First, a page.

In P.J. Fleck’s first year at Western Michigan, the Broncos went 1-11. Needless to say, it was a long, rough season.
Last year, however, they went 8-5 and made a bowl game. This year, they’re 7-5 and playing Middle Tennessee (7-5) in the Popeyes Bahamas Bowl on Dec. 24.
What seeds were planted in 2013 that have sprung to life in 2014 and 2015?
“I think it’s just the seed of doing it the right way,” Fleck said on CBS Sports Radio’s The DA Show. “Greg Schiano taught me a very, very priceless lesson that we use in our culture every single day: Never sacrifice what you really want down the road for what you want right now. I think in an immediate, instant-gratification society, everybody wants to win right now. Well, when I took the job and I laid out my entire plan to our administration, we knew exactly what would happen Year One. Now, it could have been 0-12, 1-11, 2-10, 3-9 – whatever it was, we weren’t going to focus on the record; we were going to do our best to recruit the best student-athletes we possibly could to set our culture, win as many games as we possibly could but not really focus on winning games that year. You knew you were going to struggle. You had to teach the right lessons. You had to be able to sit the best player down if he didn’t do things the right way. You knew if you did that, you probably wouldn’t win many games. So we had to do that.
“And then in Year 2, we had 18 freshmen,” Fleck continued. “We had one of the best recruiting classes ever in the history of our conference, and we’re on our way to back-to-back to back No. 1 recruiting classes in our conference by a long shot. Out of those 18 freshmen, I think it was eight that became all-conference. Now we have 11 that are all conference this year. We only have nine seniors and a few juniors. We’ve got a very young team but we’re starting to gain experience and gain confidence and they’re incredible people, incredible men, and they’re really busting their butt and been developed within our program as student-athletes.”
Fleck, 35, got the Western Michigan job at 32. A lot of older coaches probably thought Fleck was in over his head. Then he won just one game – by one point – in his first season.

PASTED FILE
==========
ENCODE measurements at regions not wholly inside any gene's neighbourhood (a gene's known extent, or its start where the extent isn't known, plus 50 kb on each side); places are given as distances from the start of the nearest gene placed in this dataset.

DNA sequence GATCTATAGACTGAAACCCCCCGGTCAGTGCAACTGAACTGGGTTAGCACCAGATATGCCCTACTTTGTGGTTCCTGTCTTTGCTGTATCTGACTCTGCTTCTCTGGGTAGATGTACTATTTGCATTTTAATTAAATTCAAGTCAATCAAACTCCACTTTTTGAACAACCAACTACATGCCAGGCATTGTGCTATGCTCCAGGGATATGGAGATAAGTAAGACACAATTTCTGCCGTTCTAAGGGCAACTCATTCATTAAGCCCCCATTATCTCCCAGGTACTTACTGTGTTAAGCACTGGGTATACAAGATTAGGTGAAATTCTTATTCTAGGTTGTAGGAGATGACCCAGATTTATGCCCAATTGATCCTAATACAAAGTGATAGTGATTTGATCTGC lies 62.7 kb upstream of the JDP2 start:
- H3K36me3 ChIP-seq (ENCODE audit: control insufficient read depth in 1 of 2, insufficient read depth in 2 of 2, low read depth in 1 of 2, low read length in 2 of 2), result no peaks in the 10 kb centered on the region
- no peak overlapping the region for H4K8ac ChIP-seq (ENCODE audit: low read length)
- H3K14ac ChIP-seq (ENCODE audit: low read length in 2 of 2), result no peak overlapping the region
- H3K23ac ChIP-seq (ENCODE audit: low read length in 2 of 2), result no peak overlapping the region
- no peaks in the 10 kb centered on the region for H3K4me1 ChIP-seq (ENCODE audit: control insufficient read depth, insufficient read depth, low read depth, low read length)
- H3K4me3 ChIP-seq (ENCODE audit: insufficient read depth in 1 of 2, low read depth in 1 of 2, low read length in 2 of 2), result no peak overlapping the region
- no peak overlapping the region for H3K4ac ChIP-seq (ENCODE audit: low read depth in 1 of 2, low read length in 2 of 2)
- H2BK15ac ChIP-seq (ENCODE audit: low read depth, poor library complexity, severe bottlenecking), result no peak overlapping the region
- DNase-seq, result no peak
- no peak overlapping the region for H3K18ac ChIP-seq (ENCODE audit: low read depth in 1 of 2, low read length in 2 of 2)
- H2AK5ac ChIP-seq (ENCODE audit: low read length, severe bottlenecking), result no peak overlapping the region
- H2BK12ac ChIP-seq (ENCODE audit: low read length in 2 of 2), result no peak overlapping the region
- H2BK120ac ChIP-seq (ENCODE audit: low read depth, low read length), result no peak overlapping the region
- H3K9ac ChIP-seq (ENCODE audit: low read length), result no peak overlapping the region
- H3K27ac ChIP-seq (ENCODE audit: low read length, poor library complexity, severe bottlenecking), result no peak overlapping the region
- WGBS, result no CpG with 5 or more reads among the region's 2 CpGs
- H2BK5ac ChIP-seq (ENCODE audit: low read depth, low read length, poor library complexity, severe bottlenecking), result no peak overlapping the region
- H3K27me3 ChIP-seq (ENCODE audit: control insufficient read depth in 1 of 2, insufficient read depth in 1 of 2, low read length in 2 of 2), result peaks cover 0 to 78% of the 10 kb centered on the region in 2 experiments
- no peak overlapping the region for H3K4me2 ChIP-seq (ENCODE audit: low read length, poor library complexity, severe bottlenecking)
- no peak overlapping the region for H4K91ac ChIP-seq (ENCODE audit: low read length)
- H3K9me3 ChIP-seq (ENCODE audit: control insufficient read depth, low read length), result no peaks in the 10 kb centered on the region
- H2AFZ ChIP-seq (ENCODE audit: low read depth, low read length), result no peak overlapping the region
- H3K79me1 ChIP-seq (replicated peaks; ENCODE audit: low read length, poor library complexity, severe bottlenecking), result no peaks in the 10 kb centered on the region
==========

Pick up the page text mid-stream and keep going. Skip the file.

Is it possible that some of those older coaches took satisfaction in that?
“Well I think everybody at some point, when you’re kind of a boisterous coach, when you’re an energetic coach, you come in with a lot of passion and energy – and especially if you have rivals, you’re going to have people rooting against you – of course they want to see you fail,” Fleck said. “It makes them look better. But one thing about us, we don’t focus on anybody but ourselves. We don’t talk negatively or positively about any other program. It’s all about our program. We focus and direct all of our energy toward us, to be the most positive, inspirational and the best-developing program in America. We don’t care what conference we’re in. We don’t think labels. We don’t look at ourselves as mid-majors. We look at ourselves as us. We’re going to do it our way. And I think that as you continue to go through, you kind of go back on your core values. That’s what building something is all about. You’ve got to dig down first, and some people aren’t willing to do that. We dug down really deep and then we (laid) our foundation in Year 2, which was great, and Year 3 we’re actually starting to build this house and build this thing as we get going moving into the end of Year 3 and into Year 4.”